Banning Lead Ammunition in National Parks
That is why PEER has teamed up with the American Bird Conservancy and the Union of Concerned Scientists to petition the National Park Service to implement a ban on lead ammunition and tackle in national parks.
Altogether, more than 130 park wildlife species are exposed to or killed by ingesting lead or prey contaminated with lead. Lead is a leading threat to birdlife, especially bald eagles, hawks, and other raptors, as well as other birds from loons to condors. In addition, lost lead fishing tackle leads to elevated lead levels in fish and amphibians.
There is no excuse for the National Park Service to stall this petition. Affordable alternatives to lead bullets and tackle exists and are widely used throughout the United States.
In September, the Fish and Wildlife Service announced a phase-out of lead ammunition and fishing tackle in 18 National Wildlife Refuges. Our job is to pressure the National Park Service to do the same. The time for excuses is over.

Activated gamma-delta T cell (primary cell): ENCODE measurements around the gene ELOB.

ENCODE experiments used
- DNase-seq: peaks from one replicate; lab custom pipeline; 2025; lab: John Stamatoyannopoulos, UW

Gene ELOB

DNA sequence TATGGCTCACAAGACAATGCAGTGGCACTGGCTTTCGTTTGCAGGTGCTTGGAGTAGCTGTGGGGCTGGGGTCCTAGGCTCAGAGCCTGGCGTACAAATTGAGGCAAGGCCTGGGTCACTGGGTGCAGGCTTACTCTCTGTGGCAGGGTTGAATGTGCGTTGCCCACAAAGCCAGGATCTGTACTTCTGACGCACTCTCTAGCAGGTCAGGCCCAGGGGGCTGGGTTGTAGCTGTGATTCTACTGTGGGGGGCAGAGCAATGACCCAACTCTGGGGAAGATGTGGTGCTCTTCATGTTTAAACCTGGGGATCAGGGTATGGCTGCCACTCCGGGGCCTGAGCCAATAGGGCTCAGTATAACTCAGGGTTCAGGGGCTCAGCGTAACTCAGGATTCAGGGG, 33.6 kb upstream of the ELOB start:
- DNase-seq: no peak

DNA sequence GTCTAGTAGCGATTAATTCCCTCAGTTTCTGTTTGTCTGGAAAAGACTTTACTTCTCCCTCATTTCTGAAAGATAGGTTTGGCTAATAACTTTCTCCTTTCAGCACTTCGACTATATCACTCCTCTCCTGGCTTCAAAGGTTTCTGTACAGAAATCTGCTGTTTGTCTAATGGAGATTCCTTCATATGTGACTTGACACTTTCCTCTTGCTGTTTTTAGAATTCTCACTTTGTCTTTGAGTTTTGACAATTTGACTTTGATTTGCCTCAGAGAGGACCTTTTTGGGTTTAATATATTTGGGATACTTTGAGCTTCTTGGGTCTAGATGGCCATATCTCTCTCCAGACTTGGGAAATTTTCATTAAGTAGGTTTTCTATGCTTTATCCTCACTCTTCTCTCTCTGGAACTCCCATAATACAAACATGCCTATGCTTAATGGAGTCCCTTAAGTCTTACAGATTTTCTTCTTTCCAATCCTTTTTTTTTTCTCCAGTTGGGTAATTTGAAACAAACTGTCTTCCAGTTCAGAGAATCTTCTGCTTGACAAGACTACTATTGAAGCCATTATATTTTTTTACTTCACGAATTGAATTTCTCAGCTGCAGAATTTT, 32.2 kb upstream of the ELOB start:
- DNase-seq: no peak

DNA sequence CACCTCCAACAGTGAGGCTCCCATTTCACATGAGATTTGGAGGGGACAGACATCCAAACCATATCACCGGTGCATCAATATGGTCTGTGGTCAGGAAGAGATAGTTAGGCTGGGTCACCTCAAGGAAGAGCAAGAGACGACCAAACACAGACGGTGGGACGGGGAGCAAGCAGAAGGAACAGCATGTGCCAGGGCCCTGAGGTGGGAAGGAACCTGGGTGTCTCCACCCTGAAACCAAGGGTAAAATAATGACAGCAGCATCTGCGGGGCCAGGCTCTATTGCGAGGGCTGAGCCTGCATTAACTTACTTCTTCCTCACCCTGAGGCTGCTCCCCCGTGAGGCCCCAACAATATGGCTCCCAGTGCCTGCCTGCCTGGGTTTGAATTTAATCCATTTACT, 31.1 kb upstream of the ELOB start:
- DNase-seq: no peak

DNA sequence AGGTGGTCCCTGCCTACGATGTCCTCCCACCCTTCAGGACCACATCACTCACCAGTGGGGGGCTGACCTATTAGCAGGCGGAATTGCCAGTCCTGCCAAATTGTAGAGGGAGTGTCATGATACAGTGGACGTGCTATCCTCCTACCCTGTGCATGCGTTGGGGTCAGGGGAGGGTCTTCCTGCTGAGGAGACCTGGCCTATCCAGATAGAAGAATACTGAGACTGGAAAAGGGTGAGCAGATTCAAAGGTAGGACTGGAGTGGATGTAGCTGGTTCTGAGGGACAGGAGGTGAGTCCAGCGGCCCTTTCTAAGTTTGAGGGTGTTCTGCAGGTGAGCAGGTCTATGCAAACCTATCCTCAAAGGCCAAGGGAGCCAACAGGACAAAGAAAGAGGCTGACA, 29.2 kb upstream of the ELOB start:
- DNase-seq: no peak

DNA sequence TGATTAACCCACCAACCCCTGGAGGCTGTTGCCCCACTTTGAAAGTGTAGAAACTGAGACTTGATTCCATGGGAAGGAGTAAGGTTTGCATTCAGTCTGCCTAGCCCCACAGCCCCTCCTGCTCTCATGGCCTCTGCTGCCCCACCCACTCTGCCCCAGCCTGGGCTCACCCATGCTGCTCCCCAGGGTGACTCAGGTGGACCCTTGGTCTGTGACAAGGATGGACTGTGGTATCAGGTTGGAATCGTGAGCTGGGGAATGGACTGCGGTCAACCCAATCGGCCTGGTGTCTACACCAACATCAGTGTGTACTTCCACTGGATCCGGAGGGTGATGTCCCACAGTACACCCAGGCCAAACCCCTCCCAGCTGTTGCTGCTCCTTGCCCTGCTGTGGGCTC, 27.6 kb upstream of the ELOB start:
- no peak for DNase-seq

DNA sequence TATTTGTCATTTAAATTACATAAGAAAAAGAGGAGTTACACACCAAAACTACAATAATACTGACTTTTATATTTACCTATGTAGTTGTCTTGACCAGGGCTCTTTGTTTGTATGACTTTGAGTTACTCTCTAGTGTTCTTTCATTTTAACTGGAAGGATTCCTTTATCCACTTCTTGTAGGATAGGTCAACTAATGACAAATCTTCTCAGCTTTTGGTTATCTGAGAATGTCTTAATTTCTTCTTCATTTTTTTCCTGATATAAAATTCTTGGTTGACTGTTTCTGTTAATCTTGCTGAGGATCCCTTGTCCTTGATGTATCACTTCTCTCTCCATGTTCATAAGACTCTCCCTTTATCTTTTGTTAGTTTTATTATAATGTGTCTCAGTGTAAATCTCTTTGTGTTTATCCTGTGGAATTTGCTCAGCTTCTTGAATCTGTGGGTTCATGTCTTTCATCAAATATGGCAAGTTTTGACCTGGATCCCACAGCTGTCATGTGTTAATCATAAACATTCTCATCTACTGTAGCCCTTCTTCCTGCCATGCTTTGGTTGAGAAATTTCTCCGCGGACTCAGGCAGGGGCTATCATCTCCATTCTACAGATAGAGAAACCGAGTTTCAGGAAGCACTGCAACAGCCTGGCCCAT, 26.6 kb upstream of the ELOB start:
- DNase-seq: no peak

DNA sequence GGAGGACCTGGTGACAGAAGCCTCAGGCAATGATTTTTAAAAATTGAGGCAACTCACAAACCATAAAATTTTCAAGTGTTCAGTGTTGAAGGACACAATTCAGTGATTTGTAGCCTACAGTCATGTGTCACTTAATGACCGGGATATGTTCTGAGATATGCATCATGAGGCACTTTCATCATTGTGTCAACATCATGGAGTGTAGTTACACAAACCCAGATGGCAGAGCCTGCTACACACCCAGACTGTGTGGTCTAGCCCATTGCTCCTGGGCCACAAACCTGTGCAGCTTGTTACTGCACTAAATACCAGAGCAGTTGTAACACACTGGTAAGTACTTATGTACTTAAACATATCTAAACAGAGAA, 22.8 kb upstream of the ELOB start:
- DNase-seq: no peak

The Newsom administration in California has executed a Covenant “in perpetuity” with the Boeing Company allowing highly polluted groundwater under the Santa Susana Field Laboratory to remain polluted for “an indeterminate amount of time,” according to documents posted by PEER. This move imperils drinking and agricultural water supplies. Read More»
The National Oceanic and Atmospheric Administration (NOAA) has declined to respond to a PEER complaint that wildly inflated population estimates for the Bristol Bay red king crab led to ruinous overfishing, declaring that doing so “does not serve a current management purpose.” PEER filed the complaint on behalf of a fisheries biologist with more than 25 years of experience with NOAA Fisheries. Read More»